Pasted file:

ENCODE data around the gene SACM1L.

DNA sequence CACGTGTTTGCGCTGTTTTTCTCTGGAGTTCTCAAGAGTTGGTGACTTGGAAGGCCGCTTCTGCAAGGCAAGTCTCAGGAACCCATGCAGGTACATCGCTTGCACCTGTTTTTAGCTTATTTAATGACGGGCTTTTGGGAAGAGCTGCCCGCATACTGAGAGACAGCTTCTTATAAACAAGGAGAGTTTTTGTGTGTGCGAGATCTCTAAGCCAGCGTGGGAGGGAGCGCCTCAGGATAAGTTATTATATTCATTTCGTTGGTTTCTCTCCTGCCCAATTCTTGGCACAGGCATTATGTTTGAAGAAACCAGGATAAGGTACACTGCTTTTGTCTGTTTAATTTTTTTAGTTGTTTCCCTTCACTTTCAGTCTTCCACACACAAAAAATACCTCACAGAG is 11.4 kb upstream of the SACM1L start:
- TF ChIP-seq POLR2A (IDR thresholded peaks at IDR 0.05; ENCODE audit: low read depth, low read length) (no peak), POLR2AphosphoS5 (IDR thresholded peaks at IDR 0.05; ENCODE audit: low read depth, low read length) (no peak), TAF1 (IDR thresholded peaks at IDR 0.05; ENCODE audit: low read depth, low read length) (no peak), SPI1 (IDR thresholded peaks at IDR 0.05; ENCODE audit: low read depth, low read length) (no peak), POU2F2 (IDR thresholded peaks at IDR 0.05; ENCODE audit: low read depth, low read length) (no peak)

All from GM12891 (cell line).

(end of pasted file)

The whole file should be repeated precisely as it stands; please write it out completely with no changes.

ENCODE data around the gene SACM1L.

DNA sequence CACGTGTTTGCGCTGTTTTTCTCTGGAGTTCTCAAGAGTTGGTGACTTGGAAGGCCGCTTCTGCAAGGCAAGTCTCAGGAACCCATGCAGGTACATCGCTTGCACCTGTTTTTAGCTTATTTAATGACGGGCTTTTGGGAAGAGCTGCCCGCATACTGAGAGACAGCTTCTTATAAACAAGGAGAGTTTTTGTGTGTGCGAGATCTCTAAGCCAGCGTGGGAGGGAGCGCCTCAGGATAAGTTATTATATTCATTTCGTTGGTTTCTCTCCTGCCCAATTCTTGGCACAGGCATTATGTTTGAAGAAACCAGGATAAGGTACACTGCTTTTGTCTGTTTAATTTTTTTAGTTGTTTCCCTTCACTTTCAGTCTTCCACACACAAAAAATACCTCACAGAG is 11.4 kb upstream of the SACM1L start:
- TF ChIP-seq POLR2A (IDR thresholded peaks at IDR 0.05; ENCODE audit: low read depth, low read length) (no peak), POLR2AphosphoS5 (IDR thresholded peaks at IDR 0.05; ENCODE audit: low read depth, low read length) (no peak), TAF1 (IDR thresholded peaks at IDR 0.05; ENCODE audit: low read depth, low read length) (no peak), SPI1 (IDR thresholded peaks at IDR 0.05; ENCODE audit: low read depth, low read length) (no peak), POU2F2 (IDR thresholded peaks at IDR 0.05; ENCODE audit: low read depth, low read length) (no peak)

All from GM12891 (cell line).